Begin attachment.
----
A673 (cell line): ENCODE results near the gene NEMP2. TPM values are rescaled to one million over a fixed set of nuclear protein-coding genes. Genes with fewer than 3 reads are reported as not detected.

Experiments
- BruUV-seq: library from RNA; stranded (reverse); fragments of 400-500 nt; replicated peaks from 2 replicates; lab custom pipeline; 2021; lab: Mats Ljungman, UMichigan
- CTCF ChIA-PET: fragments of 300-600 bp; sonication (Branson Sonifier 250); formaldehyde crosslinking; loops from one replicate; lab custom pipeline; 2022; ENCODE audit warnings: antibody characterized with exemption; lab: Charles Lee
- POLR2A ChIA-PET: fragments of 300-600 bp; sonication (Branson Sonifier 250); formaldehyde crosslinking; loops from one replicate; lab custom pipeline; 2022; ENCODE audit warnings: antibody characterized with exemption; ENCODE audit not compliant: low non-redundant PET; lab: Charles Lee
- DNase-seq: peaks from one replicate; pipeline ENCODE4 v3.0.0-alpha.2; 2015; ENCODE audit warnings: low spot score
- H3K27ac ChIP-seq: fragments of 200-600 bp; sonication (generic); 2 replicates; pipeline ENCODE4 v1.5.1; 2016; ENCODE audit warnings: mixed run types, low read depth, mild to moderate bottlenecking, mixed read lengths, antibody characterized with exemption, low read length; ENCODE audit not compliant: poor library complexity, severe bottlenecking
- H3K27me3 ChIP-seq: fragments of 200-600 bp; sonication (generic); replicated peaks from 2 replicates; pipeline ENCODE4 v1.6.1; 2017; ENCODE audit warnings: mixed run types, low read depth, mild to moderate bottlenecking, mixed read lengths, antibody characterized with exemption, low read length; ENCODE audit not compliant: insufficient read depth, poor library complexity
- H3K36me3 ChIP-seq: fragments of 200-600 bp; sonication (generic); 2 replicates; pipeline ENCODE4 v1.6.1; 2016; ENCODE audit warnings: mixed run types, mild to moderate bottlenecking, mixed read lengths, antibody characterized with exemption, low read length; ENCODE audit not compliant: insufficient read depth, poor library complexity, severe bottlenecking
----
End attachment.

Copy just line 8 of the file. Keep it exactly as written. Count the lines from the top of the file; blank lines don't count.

- H3K27me3 ChIP-seq: fragments of 200-600 bp; sonication (generic); replicated peaks from 2 replicates; pipeline ENCODE4 v1.6.1; 2017; ENCODE audit warnings: mixed run types, low read depth, mild to moderate bottlenecking, mixed read lengths, antibody characterized with exemption, low read length; ENCODE audit not compliant: insufficient read depth, poor library complexity